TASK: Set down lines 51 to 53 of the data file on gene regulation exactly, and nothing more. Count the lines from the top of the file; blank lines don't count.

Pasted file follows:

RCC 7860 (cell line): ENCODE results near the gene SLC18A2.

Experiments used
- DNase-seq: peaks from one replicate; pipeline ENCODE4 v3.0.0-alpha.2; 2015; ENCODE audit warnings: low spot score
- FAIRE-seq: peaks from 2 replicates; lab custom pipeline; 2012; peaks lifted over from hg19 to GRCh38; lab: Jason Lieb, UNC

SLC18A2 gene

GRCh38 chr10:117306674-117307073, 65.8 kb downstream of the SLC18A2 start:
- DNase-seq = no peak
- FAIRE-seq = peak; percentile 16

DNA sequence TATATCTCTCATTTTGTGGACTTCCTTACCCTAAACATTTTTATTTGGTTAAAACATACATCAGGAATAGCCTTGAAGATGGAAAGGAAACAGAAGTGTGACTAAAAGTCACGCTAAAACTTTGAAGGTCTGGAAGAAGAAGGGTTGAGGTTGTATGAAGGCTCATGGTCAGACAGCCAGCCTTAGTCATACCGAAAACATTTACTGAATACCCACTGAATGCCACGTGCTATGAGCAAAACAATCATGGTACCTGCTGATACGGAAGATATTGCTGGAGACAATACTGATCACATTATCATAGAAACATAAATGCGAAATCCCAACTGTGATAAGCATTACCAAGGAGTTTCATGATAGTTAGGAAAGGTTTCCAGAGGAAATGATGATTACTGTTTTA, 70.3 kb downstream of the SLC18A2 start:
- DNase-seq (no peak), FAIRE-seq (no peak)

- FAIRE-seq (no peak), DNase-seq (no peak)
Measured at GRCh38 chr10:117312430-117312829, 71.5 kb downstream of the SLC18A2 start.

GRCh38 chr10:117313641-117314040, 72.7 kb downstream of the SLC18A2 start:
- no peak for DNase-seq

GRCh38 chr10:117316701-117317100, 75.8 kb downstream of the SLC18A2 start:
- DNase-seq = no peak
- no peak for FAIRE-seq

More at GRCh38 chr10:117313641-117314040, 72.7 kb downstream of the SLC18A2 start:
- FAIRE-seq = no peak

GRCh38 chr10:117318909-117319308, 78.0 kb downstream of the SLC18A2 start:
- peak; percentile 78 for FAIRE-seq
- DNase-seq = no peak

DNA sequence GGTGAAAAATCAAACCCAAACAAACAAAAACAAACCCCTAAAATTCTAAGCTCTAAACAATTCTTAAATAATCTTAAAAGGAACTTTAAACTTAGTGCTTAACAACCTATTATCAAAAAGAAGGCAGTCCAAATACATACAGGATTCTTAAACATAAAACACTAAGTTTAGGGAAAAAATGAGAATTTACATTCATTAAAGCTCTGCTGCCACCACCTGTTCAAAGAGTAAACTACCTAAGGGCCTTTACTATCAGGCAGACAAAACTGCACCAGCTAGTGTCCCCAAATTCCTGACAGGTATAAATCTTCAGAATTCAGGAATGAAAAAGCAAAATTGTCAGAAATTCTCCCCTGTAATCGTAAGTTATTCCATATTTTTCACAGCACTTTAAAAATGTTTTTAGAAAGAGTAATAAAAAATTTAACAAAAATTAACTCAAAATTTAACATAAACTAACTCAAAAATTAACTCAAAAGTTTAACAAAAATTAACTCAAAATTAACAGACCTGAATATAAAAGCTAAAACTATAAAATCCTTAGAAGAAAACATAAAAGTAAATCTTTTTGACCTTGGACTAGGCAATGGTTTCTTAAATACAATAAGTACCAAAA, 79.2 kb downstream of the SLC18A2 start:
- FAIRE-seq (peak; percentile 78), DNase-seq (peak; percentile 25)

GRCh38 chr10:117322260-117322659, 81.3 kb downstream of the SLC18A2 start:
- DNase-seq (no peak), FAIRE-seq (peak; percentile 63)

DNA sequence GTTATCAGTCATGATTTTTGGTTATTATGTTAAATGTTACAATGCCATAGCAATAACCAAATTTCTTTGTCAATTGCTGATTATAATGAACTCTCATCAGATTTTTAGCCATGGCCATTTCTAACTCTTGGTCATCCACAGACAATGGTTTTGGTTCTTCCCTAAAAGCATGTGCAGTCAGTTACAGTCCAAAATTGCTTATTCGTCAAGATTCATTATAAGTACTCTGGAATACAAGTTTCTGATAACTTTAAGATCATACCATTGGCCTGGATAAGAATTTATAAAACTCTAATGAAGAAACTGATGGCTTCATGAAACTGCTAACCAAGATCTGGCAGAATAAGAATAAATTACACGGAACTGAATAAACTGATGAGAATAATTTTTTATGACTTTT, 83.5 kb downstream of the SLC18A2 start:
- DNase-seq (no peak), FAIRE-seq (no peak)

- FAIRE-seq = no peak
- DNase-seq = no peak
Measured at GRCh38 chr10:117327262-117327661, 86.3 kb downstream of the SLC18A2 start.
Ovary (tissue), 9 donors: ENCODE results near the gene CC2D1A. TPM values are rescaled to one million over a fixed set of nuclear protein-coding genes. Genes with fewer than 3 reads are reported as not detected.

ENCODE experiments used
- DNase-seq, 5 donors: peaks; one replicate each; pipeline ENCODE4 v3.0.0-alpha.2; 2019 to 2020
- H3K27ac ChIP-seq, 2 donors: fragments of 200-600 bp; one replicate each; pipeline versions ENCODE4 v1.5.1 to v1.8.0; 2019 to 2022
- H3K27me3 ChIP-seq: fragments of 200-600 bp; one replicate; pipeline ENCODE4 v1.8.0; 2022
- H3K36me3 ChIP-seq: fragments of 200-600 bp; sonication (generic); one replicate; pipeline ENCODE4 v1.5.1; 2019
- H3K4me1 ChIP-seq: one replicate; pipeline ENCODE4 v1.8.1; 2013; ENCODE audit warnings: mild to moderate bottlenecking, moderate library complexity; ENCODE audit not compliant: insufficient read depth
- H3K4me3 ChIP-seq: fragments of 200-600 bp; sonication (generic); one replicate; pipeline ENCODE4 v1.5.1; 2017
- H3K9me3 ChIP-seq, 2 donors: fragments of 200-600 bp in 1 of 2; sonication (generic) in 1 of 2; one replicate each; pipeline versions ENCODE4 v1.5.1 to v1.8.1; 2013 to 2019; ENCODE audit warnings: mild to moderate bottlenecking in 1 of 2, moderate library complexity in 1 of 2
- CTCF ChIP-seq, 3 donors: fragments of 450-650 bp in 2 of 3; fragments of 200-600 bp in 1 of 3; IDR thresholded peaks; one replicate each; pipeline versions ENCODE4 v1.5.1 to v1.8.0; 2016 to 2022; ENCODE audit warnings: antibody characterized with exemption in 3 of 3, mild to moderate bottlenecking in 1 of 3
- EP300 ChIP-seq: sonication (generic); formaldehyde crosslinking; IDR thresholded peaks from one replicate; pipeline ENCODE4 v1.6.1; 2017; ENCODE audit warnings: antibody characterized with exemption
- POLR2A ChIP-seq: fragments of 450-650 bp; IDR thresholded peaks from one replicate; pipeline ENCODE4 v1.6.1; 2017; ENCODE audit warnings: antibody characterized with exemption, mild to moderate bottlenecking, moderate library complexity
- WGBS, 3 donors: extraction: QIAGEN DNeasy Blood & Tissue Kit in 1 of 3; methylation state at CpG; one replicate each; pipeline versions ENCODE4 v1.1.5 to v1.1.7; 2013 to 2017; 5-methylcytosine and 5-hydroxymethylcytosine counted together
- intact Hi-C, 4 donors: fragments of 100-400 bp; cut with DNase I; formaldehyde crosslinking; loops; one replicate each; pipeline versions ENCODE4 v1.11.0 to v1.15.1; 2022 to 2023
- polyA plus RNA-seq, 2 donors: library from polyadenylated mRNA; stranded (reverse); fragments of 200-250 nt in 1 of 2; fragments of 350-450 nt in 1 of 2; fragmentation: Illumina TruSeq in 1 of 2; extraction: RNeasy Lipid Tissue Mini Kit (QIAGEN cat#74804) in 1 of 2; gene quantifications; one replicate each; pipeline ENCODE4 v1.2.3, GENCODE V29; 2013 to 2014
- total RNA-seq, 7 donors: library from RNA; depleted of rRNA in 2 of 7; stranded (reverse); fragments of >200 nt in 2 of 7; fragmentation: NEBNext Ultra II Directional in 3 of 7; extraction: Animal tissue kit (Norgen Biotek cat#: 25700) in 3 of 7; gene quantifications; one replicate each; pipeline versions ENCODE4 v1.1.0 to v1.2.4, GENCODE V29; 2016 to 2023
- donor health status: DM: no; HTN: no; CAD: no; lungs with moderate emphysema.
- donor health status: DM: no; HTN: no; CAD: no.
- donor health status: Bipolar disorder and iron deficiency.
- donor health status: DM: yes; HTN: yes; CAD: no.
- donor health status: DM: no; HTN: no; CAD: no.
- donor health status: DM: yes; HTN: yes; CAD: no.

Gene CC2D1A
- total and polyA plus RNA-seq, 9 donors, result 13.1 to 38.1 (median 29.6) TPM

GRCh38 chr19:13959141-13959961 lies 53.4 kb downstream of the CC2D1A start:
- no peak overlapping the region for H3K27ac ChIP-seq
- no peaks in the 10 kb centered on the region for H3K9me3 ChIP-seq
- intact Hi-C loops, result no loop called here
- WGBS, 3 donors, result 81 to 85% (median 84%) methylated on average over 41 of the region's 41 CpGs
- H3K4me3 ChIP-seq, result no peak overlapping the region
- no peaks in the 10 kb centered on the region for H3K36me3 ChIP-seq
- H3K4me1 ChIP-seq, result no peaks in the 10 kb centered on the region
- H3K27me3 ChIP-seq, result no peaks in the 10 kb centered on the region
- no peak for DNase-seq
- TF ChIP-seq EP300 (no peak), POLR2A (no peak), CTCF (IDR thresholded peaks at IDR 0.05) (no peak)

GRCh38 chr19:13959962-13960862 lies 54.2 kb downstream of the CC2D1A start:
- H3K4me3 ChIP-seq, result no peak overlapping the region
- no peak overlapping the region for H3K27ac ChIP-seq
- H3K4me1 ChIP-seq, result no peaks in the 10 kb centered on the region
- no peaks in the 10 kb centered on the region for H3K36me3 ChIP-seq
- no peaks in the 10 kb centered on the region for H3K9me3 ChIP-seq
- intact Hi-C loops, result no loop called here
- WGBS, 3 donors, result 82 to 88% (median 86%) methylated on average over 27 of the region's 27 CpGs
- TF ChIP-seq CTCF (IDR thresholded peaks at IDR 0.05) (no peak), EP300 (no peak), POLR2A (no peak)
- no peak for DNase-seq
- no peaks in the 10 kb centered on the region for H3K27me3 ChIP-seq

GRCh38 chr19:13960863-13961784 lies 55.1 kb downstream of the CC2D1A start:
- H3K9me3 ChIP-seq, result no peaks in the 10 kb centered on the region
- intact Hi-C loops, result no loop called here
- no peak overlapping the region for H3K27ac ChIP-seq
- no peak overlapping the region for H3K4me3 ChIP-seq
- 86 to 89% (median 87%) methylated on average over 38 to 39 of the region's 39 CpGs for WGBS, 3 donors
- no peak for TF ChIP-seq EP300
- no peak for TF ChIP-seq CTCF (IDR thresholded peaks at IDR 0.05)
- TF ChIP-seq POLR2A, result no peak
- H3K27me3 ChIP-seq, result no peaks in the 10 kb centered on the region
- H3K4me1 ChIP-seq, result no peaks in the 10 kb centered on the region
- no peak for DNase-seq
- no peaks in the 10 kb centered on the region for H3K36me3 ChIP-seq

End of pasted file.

- donor health status: DM: yes; HTN: yes; CAD: no.
- donor health status: DM: no; HTN: no; CAD: no.
- donor health status: DM: yes; HTN: yes; CAD: no.